NGSS Chemistry

Curriculum

Curriculum Development

This curriculum was designed using a 5E model and follows the SFUSD Chemistry Scope and Sequence.  Using the guidance of the SFUSD Scope and Sequence, NGSS Chemistry includes both Physical and Earth and Space Science performance expectations integrated in a strategic way, so that students apply their knowledge of physical science concepts in the context of Earth and Space Science. The Earth and Space Science topics of stars and climate change are embedded into this NGSS Chemistry course alongside traditional chemistry concepts. 

The story of chemistry progresses from a microscopic to macroscopic understanding of the world around us. Starting with the atom and where elements come from, students progress to bonding, chemical reactions and the energy changes connected to reactions. In spring, student learning is contextualized by using different climate change phenomena to learn about energy balance, albedo, gases, rates of reaction, equilibrium, solutions and acids and bases. 

We developed this curriculum using the input and expertise of high school teachers across the district.  The curriculum was field tested in classrooms and revisions made using the feedback from students and teachers.  

Curriculum Access

For a quick introduction, you may want to look at the Chapter Organizer.  You can also see the student edition (http://tinyurl.com/SF-Chem-Curriculum). If you are an educator, please go to this form to request access to supporting documents. 

Chemistry and Climate Change

Climate change is an ongoing crisis that will only worsen as today’s students become adults and decision makers. The spring semester of chemistry intertwines chemistry concepts and understanding the science behind and impacts of climate change.  In each of the 4 spring units, there is a project designed to support students to consider climate change beyond their classroom and how to effect change in their local community and the wider world.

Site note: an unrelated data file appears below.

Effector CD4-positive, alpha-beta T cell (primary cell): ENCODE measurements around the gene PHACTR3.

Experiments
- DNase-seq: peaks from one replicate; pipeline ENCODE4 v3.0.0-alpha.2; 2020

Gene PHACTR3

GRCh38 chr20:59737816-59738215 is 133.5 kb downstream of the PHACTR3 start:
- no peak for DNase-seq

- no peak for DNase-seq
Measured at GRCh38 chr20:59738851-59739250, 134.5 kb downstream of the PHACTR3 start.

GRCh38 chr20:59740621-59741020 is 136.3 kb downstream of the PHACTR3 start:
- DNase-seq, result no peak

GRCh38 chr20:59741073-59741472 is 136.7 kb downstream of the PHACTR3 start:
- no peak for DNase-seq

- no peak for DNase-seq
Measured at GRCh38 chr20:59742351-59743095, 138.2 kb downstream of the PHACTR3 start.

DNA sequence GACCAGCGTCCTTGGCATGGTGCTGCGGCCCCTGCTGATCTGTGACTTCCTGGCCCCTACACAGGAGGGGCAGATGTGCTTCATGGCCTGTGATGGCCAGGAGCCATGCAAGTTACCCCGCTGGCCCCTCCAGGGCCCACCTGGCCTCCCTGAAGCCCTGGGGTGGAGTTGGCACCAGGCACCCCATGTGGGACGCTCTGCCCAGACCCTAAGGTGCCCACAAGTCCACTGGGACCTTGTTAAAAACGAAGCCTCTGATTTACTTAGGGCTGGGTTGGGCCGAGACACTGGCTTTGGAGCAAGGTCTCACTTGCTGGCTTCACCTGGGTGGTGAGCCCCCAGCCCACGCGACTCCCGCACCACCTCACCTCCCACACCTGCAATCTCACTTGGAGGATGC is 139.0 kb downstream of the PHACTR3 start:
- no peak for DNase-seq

In order to make these projects accessible to more teachers, we have modified them to be independent projects that do not require chemistry knowledge.  

 

 

Chemistry Honors

SFUSD Chemistry Honors teachers worked together to determine what additions and extensions could be made to the existing NGSS curriculum.  They selected multiple topics and then determined where extensions would work best.  The table below describes their suggestions.  We are not able to provide any additional information to create an Honors Chemistry course. 

Chapter

Topic

How to meld with existing Chapter

1

Metric System/Conversions 

After students have learned about the equation for density they can focus more on the metric system 

1

Sig Figs/Measurement 

As part of their measurements in the first Explain, this could be interwoven. Emphasize techniques and how they affect significant figures

3

Bohr/electron configurations

After students experience spectroscopy and do the Explain, this would fit best

4

Kinetics 

After Explain, can connect equation for half-life to kinetics and rate

5

Chemical Nomenclature 

After Elaborate, students can predict ionic formulas which is needed for nomenclature

8

Hess’ Law 

After 2nd Explore/Explain (Bond Energy), so that students can use bond energies to connect to energy of reactions

12

Gas Laws

After Elaborate, so that students can connect concentration of gases in atmosphere to gas laws

13

Stoichiometry with Limiting Reagent

After Elaborate, so that students can predict the amount of product formed by determining the limiting reagent

14

Equilibrium 

After 2nd Explore/Explain, so that students are familiar with Le Chatelier’s Principle

14

Kinetics 

After Elaborate, so that students are familiar with both rate and catalysts

16

pH calculation/Titration 

After the Explain students will have a basic understanding of pH

17

Spring Cumulative Assessment: Carbon Cycle Review (Pre-existing activity in Chapter 17)

This existing activity asks students to review their learning from spring semester, a good cumulative project

 

This page was last updated on August 6, 2022